Meat on a Stick
I spend a great deal of time talking to people about how they cook their fish and game. They send me pictures of what their deer looked like after they cooked it. Men really like to set things on fire. I’m not saying that women don’t, but based on my own casual observation, it seems like the behavior is more male than female. Couples often tell me that the wife does most of the cooking, but the husband does all the grilling.
Spearing a hunk of meat on a stick and holding it over an open flame gives you something to do with the hand that isn’t holding a cold beer. Not having to use utensils is another upside to stick cookery. You pull the meat off the stick with your fingers, throw the stick back in the fire and wipe your mouth off on your shirt sleeve. Makes perfect sense to me, at least when it comes to camp cooking. Of course, backyard grilling requires a little more finesse.
Any grilling recipe that calls for skewering meat on a wooden skewer will tell you to soak them in water for 30 minutes to prevent setting them on fire. It’s been my experience that the thin skewers are going to burn anyway, maybe just not as much. If wooden skewers are all I have on hand, I usually skewer them after grilling. No burnt skewers to deal with and they slide right off easily. Metal skewers are the better alternative. You can also find reusable heavy wire skewers that will curl up easily into a marinating container or plastic bag.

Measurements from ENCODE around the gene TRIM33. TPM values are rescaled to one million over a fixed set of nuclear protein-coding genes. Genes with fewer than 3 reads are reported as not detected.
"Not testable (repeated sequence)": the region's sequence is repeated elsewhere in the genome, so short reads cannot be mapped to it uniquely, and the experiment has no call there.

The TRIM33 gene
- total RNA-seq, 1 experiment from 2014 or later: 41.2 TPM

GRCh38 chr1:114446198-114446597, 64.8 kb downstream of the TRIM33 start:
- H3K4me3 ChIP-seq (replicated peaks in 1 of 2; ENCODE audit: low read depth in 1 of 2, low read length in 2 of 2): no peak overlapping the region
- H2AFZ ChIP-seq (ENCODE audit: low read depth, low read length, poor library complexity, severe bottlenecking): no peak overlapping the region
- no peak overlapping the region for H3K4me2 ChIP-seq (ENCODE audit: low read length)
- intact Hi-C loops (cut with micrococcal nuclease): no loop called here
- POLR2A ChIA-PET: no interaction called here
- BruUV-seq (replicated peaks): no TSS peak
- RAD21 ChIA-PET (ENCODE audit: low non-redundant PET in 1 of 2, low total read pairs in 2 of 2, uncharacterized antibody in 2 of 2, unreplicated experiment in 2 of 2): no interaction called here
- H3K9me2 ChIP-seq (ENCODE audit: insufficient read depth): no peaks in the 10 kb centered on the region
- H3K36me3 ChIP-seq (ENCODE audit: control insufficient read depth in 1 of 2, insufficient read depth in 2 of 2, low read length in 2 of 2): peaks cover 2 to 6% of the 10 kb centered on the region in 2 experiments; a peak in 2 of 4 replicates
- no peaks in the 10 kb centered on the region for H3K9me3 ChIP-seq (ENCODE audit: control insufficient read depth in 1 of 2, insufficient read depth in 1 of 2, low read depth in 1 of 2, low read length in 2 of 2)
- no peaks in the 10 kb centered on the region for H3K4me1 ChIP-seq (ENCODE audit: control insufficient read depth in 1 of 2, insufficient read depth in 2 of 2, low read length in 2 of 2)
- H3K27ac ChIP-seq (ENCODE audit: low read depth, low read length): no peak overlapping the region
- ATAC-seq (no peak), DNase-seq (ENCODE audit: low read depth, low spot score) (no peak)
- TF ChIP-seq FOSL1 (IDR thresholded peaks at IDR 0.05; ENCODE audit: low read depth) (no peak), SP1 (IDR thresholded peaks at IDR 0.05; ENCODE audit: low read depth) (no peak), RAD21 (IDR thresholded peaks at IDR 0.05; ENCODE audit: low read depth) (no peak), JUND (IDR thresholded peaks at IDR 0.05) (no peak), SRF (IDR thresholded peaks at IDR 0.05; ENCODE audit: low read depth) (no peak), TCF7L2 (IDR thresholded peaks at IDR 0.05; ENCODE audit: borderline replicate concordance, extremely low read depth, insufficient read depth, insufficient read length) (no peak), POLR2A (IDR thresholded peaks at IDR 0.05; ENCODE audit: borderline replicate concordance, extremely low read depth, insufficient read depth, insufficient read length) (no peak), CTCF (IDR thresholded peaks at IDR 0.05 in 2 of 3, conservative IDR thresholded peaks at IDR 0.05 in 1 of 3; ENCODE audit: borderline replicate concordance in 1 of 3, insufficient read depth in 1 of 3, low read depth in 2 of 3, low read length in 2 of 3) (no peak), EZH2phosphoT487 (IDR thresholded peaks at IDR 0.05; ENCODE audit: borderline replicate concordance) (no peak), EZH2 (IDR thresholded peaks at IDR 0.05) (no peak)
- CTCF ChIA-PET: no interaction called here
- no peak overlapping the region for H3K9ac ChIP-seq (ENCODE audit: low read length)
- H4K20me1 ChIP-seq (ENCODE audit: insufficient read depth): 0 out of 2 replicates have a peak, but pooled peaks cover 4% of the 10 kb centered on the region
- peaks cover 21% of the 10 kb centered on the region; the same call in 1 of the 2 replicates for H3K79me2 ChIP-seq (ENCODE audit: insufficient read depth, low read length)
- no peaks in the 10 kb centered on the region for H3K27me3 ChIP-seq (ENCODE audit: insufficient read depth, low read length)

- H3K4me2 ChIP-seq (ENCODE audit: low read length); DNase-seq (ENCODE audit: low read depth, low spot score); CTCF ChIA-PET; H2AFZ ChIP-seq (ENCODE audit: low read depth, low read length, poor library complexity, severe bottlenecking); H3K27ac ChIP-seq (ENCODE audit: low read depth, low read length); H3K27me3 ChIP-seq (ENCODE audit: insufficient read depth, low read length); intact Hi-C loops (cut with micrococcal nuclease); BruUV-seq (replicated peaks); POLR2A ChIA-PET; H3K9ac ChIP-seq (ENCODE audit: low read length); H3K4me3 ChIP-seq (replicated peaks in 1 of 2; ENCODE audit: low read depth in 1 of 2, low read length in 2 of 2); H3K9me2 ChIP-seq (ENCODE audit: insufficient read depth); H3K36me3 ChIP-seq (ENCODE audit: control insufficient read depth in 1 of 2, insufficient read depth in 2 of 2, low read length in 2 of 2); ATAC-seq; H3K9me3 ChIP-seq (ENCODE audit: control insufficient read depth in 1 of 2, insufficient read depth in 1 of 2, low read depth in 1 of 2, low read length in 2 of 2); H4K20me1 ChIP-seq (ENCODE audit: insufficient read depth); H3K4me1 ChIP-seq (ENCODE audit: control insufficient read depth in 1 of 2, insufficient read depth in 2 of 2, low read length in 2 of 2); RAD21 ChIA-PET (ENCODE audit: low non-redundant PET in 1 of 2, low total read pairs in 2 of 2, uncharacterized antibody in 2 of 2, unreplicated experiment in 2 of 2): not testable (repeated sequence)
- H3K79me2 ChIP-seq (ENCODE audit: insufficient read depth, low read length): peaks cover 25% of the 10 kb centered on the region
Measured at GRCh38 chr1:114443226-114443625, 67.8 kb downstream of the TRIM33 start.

Skewered venison recipes are best done with the better parts of the animal. Since cooking time is quick grilling temperatures are relatively hot, you won’t get good results from tough muscles. It’s best to test a small piece of the meat in a skillet. Season it with salt and pepper and cook to medium-rare. If it’s tough, you’ll need to tenderize the remaining portion by lightly pounding it with a mallet or heavy skillet. Start with a 1-inch thick chunk of well-trimmed venison and pound until it is about half as thick throughout. If the cooked meat sample is off-tasting or just bland (but not spoiled!), it can use a good marinade that enhances, not disguises, the flavor. Here’s a favorite of mine.
Venison Skewers with Tomato-Olive Marinade
4 – 6 appetizer servings
1 pound venison from the loin, tenderloin or hindquarter, trimmed of all silverskin
peppers, cut into large pieces
Marinade and Dipping Sauce
4 large tomatoes
2 large onion slices, about 1/2-inch thick
3 garlic cloves, minced
2 tablespoons capers, rinsed
1/4 cup balsamic vinegar
1 tablespoon lemon juice
1/2 cup pitted black olives, chopped
1/3 cup olive oil
1/2 teaspoon freshly ground pepper
pinch or two kosher salt
1. Prepare sauce. Slice two of the tomatoes into thick slices. Place tomato and onion over a well-lubricated grill over medium heat. Grill tomato for 3 to 4 minutes each side. Grill onion until browned on both sides. Allow tomato and onion to cool. Halve remaining two tomatoes, remove seeds, roughly chop and place in a medium bowl. Chop grilled tomato and onion and add to bowl with garlic, capers, balsamic vinegar, lemon juice and chopped olives. Stir to blend. While stirring, add olive oil in a thin stream. Add pepper and season to taste with salt.
2. Cut venison into 1-inch wide strips, about 1/4-inch thick. Place in a plastic, ceramic or glass bowl, season with salt and pepper and pour half of the marinade over. Reserve remaining marinade for dipping sauce. Cover and refrigerate for 4 to 6 hours. Remove from marinade and place meat on skewers with peppers.
3. Cook over a medium-hot grill until browned on all sides, but preferably not past medium-rare. Serve with dipping sauce on the side.